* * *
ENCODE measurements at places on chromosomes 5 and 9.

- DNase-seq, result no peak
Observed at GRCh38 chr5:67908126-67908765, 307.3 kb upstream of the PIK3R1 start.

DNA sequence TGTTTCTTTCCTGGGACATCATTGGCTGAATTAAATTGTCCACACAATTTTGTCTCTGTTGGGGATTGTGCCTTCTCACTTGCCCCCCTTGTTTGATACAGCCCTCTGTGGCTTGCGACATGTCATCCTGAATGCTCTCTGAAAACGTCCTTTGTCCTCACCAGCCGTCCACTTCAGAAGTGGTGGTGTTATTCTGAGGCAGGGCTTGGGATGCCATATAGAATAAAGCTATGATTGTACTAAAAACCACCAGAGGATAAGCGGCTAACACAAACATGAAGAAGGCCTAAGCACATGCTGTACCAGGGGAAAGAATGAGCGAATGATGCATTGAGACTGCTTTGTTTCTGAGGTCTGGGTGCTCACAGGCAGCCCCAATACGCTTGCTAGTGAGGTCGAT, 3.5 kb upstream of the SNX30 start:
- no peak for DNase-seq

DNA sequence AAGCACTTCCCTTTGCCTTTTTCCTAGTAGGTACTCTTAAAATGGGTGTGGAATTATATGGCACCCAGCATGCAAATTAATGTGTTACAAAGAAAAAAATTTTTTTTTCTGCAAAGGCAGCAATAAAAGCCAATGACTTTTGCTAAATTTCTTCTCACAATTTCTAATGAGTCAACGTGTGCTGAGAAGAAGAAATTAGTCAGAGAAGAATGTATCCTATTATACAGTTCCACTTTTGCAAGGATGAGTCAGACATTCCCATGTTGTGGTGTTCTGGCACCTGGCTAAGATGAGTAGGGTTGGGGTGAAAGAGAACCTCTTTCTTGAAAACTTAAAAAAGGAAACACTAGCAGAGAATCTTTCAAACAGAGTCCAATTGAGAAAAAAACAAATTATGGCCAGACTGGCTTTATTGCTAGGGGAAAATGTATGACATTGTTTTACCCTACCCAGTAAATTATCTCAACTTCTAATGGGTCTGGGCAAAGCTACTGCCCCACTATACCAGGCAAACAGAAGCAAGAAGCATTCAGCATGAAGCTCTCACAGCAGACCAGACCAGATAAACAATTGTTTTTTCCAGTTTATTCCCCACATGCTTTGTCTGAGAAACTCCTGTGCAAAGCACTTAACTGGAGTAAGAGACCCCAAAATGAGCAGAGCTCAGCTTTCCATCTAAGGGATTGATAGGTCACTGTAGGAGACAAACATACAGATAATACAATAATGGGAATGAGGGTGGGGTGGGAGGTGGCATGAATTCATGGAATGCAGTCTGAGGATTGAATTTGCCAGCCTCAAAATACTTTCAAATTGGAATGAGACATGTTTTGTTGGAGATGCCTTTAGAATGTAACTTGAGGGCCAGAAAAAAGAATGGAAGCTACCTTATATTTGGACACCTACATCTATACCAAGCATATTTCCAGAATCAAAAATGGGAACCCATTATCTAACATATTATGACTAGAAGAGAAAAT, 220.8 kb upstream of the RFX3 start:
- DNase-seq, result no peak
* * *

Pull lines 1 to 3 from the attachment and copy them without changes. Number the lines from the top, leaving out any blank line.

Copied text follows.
ENCODE measurements at places on chromosomes 5 and 9.

- DNase-seq, result no peak
Observed at GRCh38 chr5:67908126-67908765, 307.3 kb upstream of the PIK3R1 start.